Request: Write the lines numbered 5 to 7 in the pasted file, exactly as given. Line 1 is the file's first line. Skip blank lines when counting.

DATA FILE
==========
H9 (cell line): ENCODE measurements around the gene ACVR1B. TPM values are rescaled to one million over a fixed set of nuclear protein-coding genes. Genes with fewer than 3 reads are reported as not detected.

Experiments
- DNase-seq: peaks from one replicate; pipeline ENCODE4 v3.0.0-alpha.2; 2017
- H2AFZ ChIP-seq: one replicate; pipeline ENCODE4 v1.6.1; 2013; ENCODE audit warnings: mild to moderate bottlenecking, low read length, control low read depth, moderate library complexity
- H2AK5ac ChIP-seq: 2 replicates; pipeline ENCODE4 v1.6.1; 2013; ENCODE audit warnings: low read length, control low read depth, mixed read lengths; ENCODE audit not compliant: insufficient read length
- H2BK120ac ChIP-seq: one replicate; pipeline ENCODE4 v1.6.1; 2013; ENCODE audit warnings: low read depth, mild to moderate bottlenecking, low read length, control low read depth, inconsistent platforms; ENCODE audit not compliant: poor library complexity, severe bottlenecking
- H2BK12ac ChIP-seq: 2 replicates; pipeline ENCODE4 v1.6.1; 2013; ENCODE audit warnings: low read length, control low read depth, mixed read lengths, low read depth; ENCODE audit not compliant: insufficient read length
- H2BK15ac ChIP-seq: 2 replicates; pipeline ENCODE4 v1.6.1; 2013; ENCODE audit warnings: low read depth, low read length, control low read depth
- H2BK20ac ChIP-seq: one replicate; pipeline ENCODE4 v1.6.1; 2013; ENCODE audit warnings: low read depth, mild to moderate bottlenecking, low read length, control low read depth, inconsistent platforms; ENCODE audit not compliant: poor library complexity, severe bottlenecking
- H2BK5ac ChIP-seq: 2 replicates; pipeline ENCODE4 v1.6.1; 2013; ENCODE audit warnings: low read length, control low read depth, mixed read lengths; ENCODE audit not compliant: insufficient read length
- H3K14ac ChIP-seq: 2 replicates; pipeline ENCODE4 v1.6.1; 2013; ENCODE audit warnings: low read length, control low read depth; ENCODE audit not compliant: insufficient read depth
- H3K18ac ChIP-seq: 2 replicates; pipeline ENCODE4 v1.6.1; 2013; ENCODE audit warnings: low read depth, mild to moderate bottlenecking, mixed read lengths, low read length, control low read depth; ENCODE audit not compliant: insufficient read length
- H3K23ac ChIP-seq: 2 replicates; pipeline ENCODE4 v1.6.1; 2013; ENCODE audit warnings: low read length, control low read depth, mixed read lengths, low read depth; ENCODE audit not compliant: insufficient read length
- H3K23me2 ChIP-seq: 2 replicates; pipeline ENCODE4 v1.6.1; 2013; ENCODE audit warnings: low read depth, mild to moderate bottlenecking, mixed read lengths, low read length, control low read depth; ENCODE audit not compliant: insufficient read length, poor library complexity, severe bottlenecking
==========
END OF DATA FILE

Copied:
- H2AK5ac ChIP-seq: 2 replicates; pipeline ENCODE4 v1.6.1; 2013; ENCODE audit warnings: low read length, control low read depth, mixed read lengths; ENCODE audit not compliant: insufficient read length
- H2BK120ac ChIP-seq: one replicate; pipeline ENCODE4 v1.6.1; 2013; ENCODE audit warnings: low read depth, mild to moderate bottlenecking, low read length, control low read depth, inconsistent platforms; ENCODE audit not compliant: poor library complexity, severe bottlenecking
- H2BK12ac ChIP-seq: 2 replicates; pipeline ENCODE4 v1.6.1; 2013; ENCODE audit warnings: low read length, control low read depth, mixed read lengths, low read depth; ENCODE audit not compliant: insufficient read length